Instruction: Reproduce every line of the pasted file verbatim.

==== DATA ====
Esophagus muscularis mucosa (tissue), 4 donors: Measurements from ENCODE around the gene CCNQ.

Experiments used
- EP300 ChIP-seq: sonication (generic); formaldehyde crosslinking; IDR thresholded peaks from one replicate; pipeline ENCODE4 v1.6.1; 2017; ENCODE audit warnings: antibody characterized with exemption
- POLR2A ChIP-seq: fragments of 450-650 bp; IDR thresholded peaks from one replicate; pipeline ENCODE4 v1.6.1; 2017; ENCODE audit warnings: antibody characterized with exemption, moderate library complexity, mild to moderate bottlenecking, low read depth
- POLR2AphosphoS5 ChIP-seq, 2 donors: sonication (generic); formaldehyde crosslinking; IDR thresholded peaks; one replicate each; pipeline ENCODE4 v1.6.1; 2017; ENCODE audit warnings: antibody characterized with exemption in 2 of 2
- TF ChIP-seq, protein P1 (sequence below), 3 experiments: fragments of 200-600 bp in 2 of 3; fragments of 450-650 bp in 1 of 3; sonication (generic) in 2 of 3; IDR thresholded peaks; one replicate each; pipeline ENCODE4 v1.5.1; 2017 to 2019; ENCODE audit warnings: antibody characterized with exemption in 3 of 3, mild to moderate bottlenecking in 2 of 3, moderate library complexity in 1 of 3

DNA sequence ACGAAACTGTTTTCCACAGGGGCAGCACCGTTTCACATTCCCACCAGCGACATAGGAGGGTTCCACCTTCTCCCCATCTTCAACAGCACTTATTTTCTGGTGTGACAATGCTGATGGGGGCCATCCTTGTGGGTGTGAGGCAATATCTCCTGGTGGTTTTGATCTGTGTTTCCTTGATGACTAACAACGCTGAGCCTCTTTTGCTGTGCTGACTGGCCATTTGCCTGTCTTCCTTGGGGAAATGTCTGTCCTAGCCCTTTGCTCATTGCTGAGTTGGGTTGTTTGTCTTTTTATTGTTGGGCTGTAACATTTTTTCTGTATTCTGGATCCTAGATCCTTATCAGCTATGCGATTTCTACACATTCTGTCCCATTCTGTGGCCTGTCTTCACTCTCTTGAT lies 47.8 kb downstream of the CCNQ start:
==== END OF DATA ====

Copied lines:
Esophagus muscularis mucosa (tissue), 4 donors: Measurements from ENCODE around the gene CCNQ.

Experiments used
- EP300 ChIP-seq: sonication (generic); formaldehyde crosslinking; IDR thresholded peaks from one replicate; pipeline ENCODE4 v1.6.1; 2017; ENCODE audit warnings: antibody characterized with exemption
- POLR2A ChIP-seq: fragments of 450-650 bp; IDR thresholded peaks from one replicate; pipeline ENCODE4 v1.6.1; 2017; ENCODE audit warnings: antibody characterized with exemption, moderate library complexity, mild to moderate bottlenecking, low read depth
- POLR2AphosphoS5 ChIP-seq, 2 donors: sonication (generic); formaldehyde crosslinking; IDR thresholded peaks; one replicate each; pipeline ENCODE4 v1.6.1; 2017; ENCODE audit warnings: antibody characterized with exemption in 2 of 2
- TF ChIP-seq, protein P1 (sequence below), 3 experiments: fragments of 200-600 bp in 2 of 3; fragments of 450-650 bp in 1 of 3; sonication (generic) in 2 of 3; IDR thresholded peaks; one replicate each; pipeline ENCODE4 v1.5.1; 2017 to 2019; ENCODE audit warnings: antibody characterized with exemption in 3 of 3, mild to moderate bottlenecking in 2 of 3, moderate library complexity in 1 of 3

DNA sequence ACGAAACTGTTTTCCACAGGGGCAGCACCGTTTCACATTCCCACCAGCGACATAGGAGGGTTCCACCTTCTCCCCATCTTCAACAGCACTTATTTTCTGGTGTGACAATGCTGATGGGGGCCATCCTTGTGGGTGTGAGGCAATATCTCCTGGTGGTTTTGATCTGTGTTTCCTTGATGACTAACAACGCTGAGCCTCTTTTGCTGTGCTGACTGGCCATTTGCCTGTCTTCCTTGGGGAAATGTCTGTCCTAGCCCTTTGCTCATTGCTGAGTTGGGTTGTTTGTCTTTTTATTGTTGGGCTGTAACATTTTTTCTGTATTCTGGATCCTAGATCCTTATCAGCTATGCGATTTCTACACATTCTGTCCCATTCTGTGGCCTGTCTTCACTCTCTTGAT lies 47.8 kb downstream of the CCNQ start: